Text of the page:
Over the course of the past month, over 3,000 viewers have tuned in to this year’s virtual Martha’s Vineyard Author Series to watch journalists, historians and award-winning authors discuss their work, the world and everything in between.

On Thursday evening, for its fourth and final event, the series turned its focus to the Black Lives Matter movement, bringing the national conversation to the Island stage with a panel discussion between scholars and BLM experts, David Blight, Kiese Laymon and Barbara Phillips.

The event was moderated by Harvard professor of law, Kenneth Mack, with the panelists joining an audience of 457 viewers to discuss the movement, how it came to be and where it will go next.

“BLM has helped me stop lying to myself about who leads black liberation movements in this nation,” said Mr. Laymon in his opening remarks on Thursday, speaking from his experience as a writer and the son of activists. “Movements don’t just spontaneously combust. They’re impossible without organizations.”

Building off Mr. Laymon’s remark, Mr. Mack invited the panelists to weigh in on how they think the country arrived at its current anti-racist moment.

For Ms. Phillips, a civil rights litigator who got her start in social justice activism early as one of the first black students to integrate her high school, the Black Lives Matter movement has been long in the making.

“I think about where we are at this intersection of law and activism as being a very long continuum,” said Ms. Phillips, pointing to the first reconstruction period, as well as the Civil Rights movement of the 1960s, as historical antecedents for BLM.

The failures of previous efforts, like the 1964 Civil Rights Act, are what has brought American to the current BLM moment, she said. “Instead of talking about justice and white supremacy, which is what the Civil Rights movement was talking about, we all of a sudden heard about diversity,” said Ms. Phillips. “Diversity is the Trojan horse that we have been riding back into the 19th century ever since.”

Mr. Blight, professor of American History at Yale, agreed, adding that the BLM movement is what he calls “a shock of events,” or a moment in history that forces everybody to reposition themselves.

But Ms. Phillips pushed back on this. “White folks are coming to a new reckoning of their world. There is now a shared reality,” she said.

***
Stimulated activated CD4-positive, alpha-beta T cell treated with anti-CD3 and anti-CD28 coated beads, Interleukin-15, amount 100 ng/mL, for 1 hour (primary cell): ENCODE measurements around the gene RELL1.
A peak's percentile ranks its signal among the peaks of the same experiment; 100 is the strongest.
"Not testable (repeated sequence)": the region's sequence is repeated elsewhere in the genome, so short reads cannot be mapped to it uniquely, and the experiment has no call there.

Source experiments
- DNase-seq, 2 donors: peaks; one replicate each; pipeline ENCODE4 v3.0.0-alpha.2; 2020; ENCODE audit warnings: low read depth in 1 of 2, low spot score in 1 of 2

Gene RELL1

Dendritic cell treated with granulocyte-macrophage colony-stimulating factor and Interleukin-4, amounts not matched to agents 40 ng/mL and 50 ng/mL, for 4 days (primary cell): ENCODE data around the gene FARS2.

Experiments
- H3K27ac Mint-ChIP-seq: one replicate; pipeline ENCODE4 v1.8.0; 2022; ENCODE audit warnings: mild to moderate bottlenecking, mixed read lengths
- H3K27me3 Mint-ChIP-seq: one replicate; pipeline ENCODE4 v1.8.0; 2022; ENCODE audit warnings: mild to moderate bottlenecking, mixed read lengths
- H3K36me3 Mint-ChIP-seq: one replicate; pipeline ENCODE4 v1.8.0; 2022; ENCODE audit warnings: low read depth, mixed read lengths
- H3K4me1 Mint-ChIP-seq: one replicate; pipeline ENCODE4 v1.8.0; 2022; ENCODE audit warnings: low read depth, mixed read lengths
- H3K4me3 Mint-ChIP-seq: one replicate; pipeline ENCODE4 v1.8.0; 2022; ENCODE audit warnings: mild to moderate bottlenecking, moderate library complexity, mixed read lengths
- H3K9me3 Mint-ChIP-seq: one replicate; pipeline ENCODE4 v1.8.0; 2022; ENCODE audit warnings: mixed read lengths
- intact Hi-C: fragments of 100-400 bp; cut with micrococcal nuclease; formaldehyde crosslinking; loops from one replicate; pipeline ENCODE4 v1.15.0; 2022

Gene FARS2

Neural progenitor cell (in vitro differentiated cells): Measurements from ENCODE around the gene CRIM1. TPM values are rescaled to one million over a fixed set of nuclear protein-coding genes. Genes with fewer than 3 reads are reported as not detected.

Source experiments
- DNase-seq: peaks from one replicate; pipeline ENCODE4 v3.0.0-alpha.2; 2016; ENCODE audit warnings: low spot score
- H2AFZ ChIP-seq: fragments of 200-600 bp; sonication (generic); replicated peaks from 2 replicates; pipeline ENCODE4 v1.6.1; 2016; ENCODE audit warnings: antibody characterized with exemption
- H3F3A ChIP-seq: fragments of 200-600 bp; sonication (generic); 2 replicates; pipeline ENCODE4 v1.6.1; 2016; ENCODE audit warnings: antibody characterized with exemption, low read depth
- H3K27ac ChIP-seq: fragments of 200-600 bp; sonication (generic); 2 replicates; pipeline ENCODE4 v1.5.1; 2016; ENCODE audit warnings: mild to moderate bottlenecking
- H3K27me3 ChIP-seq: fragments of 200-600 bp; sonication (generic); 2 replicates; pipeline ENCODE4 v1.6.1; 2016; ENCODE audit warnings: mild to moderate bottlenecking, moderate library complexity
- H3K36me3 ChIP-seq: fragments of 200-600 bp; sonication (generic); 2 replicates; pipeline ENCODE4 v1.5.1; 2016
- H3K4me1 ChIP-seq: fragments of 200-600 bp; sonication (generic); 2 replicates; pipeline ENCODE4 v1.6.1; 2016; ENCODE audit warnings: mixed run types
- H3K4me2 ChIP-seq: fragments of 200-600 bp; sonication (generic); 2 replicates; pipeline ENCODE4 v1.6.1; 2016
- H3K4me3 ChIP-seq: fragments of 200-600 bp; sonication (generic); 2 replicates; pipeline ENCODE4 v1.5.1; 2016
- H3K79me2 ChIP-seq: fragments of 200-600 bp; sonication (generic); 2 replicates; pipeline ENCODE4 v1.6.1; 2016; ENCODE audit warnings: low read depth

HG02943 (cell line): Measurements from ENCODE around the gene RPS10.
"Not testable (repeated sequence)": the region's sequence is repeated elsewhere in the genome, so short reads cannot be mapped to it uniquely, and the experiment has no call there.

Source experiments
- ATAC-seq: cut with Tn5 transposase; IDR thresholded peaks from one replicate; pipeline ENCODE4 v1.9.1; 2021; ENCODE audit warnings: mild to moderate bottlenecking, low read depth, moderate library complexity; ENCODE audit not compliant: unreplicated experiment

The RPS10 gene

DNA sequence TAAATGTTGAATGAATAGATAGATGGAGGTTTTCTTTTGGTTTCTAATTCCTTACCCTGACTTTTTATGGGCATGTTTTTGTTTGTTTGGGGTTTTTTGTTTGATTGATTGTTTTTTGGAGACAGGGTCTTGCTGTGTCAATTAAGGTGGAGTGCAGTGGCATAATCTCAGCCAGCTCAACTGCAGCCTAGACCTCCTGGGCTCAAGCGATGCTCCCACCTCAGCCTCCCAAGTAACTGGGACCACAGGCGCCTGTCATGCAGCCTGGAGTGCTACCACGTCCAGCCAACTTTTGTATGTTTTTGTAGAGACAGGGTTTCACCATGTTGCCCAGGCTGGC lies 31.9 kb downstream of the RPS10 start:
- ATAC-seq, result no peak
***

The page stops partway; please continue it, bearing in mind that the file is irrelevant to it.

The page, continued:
Turning the conversation to the protests that have swept the nation, Mr. Mack asked the panelists what kind of social justice work they think needs to be done on the Vineyard.

“A frank answer to that is, I think Martha’s Vineyard as it exists in the popular American imaginary has to be destroyed,“ said Mr. Laymon. “I don’t mean that hyperbolically at all. I think that if we’re interested in any sort of liberatory action, then what I think of when I think of Martha’s Vineyard cannot exist.”

The answer garnered mixed responses from viewers, who took to the comment section of the website to share their thoughts.

Ms. Phillips, however, echoed Mr. Laymon’s sentiment. “You don’t get to transformation by just putting a little lipstick on,” she said.

In the question and answer segment, viewers asked questions about how the movement can avoid polarization and how it can sustain its momentum going forward.

Mr. Blight took what he refers to as a “pragmatic, hopeful, pessimistic” view. “I do not believe that the arc of history bends toward justice. Sometimes it does, sometimes it doesn’t,” he said.

As a historian, Mr. Blight emphasized the importance of using laws and legislature to make long-term change. “Until we can begin to carve away this tree of economic and racial inequality at the heart of our society, we’re going to remain sick,” he added.

Mr. Laymon, on the other hand, expressed his reservations about what the future holds. “My fear about progress and promise in this nation is rooted in my reality that what we call American progress often proceeds spectacular black death,” he said.

As the discussion, and the 2020 Author Series, began winding down, the panelists left the audience with their final wishes for the future of the movement.

“I think Black Lives Matter as a sentence, as a movement, as an organization, I think all three of those are forever,” said Mr. Laymon.

Ms. Phillips agreed. “We’ve got to make our way forward,” she said. “It’s like the people in Mississippi—they talk about making a way out of no way. That’s where we are now.”